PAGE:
The Biggest Cause of Fatigue Isn't Overwork, It's Monotony
Are you feeling fatigued but don't know who, or what, to blame? In theory, you should be brimming with energy! On paper, you have everything you need to be living your best life! But you're tired. More so than ever.
Just because you can't point to work-related burnout as the root cause of your newfound fatigue state, it doesn't mean you're imagining things. COVID-19 has brought entire populations indoors, removing people from the routines that once kept them busy (perhaps too busy to notice how tired they were, but that's another story). If you've lived some part of your 2020 in lockdown, it's no wonder you feel fatigued. It's called lockdown fatigue, and it's real.
Lockdown fatigue looks like this:
- sleep cycle out of whack
- waking up groggy
- perpetual worry, stress and/or anxiety
- increased screen time
- lack of physical activity
- lack of routine/structure
- lack of accountability
- lack of certainty
- lack of motivation
You might have assumed that with so much time spent off of the proverbial hamster wheel that you might be more energised and motivated to maintain healthy habits. Instead, you are noticing less stamina and constant cannot-be-bothered reactions to tasks big and small. Consider the dot-points above: do they seem like ingredients for a healthy, motivated, energised existence?
Ian Hickie is a professor of psychiatry at the University of Sydney and a senior fellow at the Australian National Health and Medical Research Council (NHMRC). Writing for The Conversation, he says the behavioural consequences of "lockdown fatigue" are becoming more obvious. The mental health risks associated with lockdown are serious, and are especially dangerous for anyone with pre-existing mental health or addiction issues.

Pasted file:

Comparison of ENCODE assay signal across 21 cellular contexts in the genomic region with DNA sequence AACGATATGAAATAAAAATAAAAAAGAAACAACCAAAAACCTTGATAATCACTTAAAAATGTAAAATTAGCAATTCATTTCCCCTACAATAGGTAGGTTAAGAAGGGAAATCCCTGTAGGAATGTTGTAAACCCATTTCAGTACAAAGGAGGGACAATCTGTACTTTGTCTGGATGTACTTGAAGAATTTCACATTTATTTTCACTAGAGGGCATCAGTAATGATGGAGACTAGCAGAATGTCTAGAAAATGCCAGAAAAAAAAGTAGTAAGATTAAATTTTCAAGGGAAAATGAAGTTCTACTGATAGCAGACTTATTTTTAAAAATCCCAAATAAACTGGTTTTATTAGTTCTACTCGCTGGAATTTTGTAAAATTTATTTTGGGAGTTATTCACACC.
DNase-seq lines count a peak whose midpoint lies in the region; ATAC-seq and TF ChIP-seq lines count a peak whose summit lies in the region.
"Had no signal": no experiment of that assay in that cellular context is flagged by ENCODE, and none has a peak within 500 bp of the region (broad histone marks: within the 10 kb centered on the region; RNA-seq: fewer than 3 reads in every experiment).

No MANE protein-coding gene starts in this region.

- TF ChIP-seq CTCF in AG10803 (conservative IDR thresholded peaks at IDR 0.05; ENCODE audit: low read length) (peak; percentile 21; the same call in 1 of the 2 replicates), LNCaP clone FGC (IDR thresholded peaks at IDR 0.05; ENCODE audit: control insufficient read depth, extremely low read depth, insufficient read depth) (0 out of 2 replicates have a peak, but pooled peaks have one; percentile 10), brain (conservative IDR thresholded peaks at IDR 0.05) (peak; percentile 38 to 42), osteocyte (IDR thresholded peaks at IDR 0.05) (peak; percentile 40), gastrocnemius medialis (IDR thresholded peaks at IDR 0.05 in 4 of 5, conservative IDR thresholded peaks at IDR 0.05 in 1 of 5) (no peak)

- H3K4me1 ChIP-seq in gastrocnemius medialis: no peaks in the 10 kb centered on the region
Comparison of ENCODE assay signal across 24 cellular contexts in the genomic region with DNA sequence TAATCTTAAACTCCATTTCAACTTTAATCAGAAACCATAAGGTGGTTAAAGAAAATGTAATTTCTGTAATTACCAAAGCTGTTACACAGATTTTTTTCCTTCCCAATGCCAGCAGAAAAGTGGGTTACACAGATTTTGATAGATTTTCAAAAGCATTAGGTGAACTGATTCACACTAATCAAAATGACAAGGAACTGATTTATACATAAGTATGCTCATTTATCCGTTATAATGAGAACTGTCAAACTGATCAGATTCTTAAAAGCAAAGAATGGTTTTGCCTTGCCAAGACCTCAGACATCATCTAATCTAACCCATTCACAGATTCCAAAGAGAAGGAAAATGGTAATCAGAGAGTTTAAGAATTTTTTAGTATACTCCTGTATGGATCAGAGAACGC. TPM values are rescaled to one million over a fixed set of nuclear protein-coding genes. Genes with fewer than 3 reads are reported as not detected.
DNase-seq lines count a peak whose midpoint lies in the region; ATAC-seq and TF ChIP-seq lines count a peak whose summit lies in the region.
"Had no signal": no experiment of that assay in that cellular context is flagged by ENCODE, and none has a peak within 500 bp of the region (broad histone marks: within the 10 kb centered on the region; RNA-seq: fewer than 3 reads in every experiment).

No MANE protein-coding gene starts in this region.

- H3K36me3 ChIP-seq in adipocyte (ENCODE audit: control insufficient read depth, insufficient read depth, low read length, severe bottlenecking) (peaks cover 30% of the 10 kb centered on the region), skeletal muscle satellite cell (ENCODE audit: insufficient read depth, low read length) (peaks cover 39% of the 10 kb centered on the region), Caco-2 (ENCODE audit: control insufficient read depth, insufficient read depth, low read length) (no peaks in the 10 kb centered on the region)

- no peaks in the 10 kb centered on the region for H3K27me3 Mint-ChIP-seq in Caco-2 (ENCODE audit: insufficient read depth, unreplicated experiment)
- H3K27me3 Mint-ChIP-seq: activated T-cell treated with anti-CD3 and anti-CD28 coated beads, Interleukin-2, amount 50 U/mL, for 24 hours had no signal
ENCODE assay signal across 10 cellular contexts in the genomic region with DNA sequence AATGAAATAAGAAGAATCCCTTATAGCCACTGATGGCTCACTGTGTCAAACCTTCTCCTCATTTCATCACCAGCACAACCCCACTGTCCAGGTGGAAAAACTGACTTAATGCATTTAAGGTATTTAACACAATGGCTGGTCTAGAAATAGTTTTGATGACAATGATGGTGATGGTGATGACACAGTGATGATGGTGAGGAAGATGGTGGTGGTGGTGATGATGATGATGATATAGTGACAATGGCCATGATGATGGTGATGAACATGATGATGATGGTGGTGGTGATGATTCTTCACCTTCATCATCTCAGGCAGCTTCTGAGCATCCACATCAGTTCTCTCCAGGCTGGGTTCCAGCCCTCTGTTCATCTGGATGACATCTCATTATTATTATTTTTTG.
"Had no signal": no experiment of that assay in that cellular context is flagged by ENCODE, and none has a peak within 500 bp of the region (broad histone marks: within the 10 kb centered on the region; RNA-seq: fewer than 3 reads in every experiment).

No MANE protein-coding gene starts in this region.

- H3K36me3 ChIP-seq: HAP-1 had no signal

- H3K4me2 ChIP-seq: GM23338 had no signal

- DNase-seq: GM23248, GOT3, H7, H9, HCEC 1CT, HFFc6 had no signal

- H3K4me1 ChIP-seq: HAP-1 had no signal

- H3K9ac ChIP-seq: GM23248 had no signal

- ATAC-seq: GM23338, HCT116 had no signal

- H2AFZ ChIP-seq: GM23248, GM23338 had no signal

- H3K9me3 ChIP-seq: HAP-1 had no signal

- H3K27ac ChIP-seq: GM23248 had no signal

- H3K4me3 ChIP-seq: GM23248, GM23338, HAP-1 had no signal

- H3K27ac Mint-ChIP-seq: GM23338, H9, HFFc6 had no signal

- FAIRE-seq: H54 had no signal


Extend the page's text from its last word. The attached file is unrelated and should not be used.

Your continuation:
"The real drivers of these substantive health risks are job losses, social disconnection and, for young people, the availability of support for ongoing education and training," Hickie writes. But when the monotony of lockdown meets the anxiety about the future—when will it end, when will we have a vaccine, when will life return to normal—it in and of itself can be dangerous, even without those more tangible causes that you point to.
Two activities that generally help with fatigue are exactly the two activities activities prohibited during lockdown: spending more time outside, spending more time socialising with friends. Spend long enough in lockdown and you might decide the risks of breaking physical distancing rules are worth the rewards, but ultimately is it not better to be safe than sorry? Instead of driving off the cliff, so to speak, like Thelma & Louise at the end of that excellent film, it's important to simply go easy on yourself and the situation in general, says Dr Tim Jones.
"It's really important for people, if they are feeling frustrated or fatigued by what's going on, to be able to look at themselves with a little bit of kindness," he told Dr Evelyn Lewin for Body & Soul earlier this year—simple advice that still stands. "I think it's really important to have that attitude of self-kindness and if we are feeling that we're starting to grate on each other, to make the most of going for a short walk or taking a little bit of time out."
Be kind to yourself, and others, and be assured by the fact that you are alone even though it may feel like it. For many people, to varying degrees, 2020 has been an incomparable hellscape, during which merely existing feels like trying to run through quicksand. There is no instant fix when faced with the monotony of lockdown, all you can do is look after yourself.
Consider the advice of experts on dealing with fatigue, and try to replace some of that comfort food with fatigue-fighting foods. FaceTime with friends and family. Why not give yourself an informal at-home mental health plan? Black Dog Institute have created an easy mental health checklist (plus a handy template) that will help you check in with yourself once a week.
If you are concerned about your health, please contact a medical professional. If you or someone you know needs help, phone National Suicide Prevention Lifeline on 1-800-273-8255.